Testing the Impact of Proactive Advising
A growing body of research has attributed at least part of the gap in degree completion between low- and high-income undergraduates to low-income students’ difficulty navigating the terrain of academic choices in college. Deciding on a major, choosing courses, and recognizing a warning sign and knowing what to do about it are all more challenging for students who have less background familiarity with college. Ill-informed choices have real consequences: A student’s failure to register for even a single course in a timely way, for example, can delay progress to degree by as much as a year, greatly increase costs, and make it more likely that a student will drop-out.
Proactive, data-informed advising appears to have the potential to level the playing field. A randomized study by Eric Bettinger and Rachel Baker determined that an intensive series of proactive coaching interventions led to a statistically significant increase in the persistence and degree completion rates of high-need students. Yet, currently, only 34% of public universities require students to meet with academic advisors on a regular basis, and only 2% have advisors who intervene proactively in response to alerts.
The US Department of Education appears set on making effective advising more common. Georgia State University, on behalf of the University Innovation Alliance, a practice-sharing consortium of eleven large, forward-looking, public research universities, just won an $8.9 million federal grant through the Department of Education’s First in the World program to undertake a large-scale test of cutting-edge, proactive advising for low-income students. Ithaka S+R will serve as the independent evaluator on the project, overseeing the randomized trials, analyzing the impact on students, and documenting and providing feedback on implementation. The most effective practices will be scaled up at all eleven institutions. This grant is one of two large “validation” grants; the second went to Central Carolina Community College and partners, who will test a similar advising model in the community college context.
The four-year project, called Monitoring Advising Analytics to Promote Success (MAAPS), will track cohorts of low- income and first-generation students who are enrolled at the eleven universities that constitute the University Innovation Alliance: Arizona State University, Georgia State University (the lead institution on the grant proposal), Iowa State University, Michigan State University, The Ohio State University, Oregon State University, Purdue University, University of California Riverside, University of Central Florida, University of Kansas, and University of Texas at Austin. At least 900 students at each of these universities will be randomly selected into intervention and control groups, for a total study population of about 10,000 students. The intervention group will receive, in addition to advising services typically offered by the campus, (a) intensive, proactive advisement to help them navigate key academic choices and to establish individualized academic maps, (b) real-time alerts prompted by a system of analytics-based tracking when they go off path, and (c) timely, targeted advising interventions to get them back on the appropriate academic path.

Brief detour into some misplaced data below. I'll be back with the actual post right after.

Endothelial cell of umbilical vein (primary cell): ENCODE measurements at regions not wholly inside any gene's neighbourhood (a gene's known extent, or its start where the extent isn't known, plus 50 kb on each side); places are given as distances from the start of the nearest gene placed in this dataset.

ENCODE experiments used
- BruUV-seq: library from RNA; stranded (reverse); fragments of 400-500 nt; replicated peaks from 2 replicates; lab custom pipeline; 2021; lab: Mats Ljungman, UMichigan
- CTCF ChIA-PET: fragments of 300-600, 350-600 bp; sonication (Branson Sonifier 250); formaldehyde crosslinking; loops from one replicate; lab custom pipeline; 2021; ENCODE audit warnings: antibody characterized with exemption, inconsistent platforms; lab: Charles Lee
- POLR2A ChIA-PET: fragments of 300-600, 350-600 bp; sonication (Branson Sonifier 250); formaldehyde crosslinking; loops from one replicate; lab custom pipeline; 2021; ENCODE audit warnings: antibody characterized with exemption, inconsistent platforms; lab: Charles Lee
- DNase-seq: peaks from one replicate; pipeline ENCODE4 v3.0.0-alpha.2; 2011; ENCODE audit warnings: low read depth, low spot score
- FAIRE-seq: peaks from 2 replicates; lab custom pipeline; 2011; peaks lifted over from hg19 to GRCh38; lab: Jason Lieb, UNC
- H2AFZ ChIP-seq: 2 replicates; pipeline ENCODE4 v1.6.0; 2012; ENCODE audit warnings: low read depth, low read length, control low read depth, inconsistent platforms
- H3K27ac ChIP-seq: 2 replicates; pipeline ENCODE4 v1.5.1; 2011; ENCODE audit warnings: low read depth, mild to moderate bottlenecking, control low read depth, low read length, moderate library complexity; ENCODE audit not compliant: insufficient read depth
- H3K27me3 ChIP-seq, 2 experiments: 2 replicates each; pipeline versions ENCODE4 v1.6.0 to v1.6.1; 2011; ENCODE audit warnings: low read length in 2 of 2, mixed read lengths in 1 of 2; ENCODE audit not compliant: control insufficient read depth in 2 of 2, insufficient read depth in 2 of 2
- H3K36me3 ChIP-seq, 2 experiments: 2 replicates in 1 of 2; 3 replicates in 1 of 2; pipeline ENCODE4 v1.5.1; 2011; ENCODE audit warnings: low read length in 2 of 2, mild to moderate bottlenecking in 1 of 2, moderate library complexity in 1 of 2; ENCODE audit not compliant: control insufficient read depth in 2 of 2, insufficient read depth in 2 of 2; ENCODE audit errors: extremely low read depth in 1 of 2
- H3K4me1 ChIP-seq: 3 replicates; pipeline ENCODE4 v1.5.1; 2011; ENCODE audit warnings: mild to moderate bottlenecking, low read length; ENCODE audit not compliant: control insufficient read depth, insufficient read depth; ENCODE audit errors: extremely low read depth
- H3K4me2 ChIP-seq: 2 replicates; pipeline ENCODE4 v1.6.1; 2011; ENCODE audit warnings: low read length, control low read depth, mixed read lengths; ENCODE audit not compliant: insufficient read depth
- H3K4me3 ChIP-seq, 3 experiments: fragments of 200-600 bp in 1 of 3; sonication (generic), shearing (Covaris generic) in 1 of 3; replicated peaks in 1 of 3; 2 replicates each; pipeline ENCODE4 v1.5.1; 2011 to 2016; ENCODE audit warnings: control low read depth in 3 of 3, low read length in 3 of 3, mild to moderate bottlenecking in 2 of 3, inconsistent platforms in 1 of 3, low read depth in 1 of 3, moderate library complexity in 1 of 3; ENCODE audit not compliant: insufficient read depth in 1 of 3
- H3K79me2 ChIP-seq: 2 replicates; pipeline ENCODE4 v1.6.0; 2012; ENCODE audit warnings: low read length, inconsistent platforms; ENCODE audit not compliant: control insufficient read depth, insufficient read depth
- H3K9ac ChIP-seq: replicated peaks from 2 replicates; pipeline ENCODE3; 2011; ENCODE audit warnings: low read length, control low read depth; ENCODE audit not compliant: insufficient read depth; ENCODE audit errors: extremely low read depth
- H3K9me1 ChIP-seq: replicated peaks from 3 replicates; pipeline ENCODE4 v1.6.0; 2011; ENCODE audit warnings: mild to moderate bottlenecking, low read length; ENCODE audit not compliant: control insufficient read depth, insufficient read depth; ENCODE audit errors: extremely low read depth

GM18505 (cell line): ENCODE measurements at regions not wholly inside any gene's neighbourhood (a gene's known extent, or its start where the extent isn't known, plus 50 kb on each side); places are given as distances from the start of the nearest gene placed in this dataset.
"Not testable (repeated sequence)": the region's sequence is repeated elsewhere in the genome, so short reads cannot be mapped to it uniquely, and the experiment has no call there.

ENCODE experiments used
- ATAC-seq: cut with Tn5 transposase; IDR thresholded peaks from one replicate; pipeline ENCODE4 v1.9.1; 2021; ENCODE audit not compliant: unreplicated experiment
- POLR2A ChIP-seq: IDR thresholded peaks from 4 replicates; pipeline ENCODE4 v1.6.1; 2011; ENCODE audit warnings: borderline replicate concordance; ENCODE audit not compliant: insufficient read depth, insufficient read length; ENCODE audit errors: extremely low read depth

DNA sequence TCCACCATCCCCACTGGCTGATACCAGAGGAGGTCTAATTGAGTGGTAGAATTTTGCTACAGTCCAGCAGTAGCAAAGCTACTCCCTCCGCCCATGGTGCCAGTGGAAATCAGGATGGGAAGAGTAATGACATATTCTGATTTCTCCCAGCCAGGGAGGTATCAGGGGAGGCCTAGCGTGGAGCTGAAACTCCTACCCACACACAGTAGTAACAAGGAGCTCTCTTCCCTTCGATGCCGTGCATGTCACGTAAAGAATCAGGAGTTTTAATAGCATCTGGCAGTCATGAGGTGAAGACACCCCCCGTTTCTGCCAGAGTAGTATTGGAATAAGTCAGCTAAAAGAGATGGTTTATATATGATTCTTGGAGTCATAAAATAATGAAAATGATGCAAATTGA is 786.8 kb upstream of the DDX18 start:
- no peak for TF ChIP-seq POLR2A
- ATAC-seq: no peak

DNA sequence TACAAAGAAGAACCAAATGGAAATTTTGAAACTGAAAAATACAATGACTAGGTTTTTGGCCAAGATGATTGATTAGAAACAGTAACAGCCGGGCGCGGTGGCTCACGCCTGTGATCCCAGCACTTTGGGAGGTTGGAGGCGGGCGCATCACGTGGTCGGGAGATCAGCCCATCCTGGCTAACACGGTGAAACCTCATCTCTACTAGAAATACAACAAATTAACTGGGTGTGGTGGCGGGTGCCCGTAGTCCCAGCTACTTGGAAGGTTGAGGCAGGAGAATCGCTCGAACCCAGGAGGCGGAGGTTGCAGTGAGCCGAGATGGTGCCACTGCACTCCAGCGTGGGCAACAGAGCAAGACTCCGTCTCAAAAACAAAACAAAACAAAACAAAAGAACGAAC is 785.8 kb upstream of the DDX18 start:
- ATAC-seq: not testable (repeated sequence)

Ithaka S+R’s evaluation will address two key research questions: What are the benefits for at-risk students of introducing systematic, proactive advising at scale? How can we design and implement these advising interventions to maximize their positive effects?
To answer these questions, we will track ten key student-success metrics for the intervention and control groups, including a novel measure of academic progression based on the academic “map” created for each student through the use of predictive analytics. In addition, we will be conducting annual surveys and interviews to elicit insights of key stakeholders about the impacts and effectiveness of the advising services and to ensure that the project’s key milestones are met. We will use this information to conduct within- and cross-institutional analyses to identify, describe, and contextualize the impact of and best practices for proactive academic advisement. Results will be disseminated through reports, academic articles, and conference presentations.
The potential impacts of this experiment are significant. Bettinger and Baker found that the proactive coaching model they studied improved low-income students’ year-to-year retention rates by 9 to 14 percent. The UIA institutions collectively serve over 388,000 undergraduates, about 108,000 of them Pell-eligible. Extrapolating the Bettinger and Baker finding to this population would mean an additional 10,000 students retained each year. If such results bear out, the benefits to the students, the institutions, and the nation would be profound.
We are thrilled to be a part of the project, and look forward to working with colleagues at UIA institutions across the country.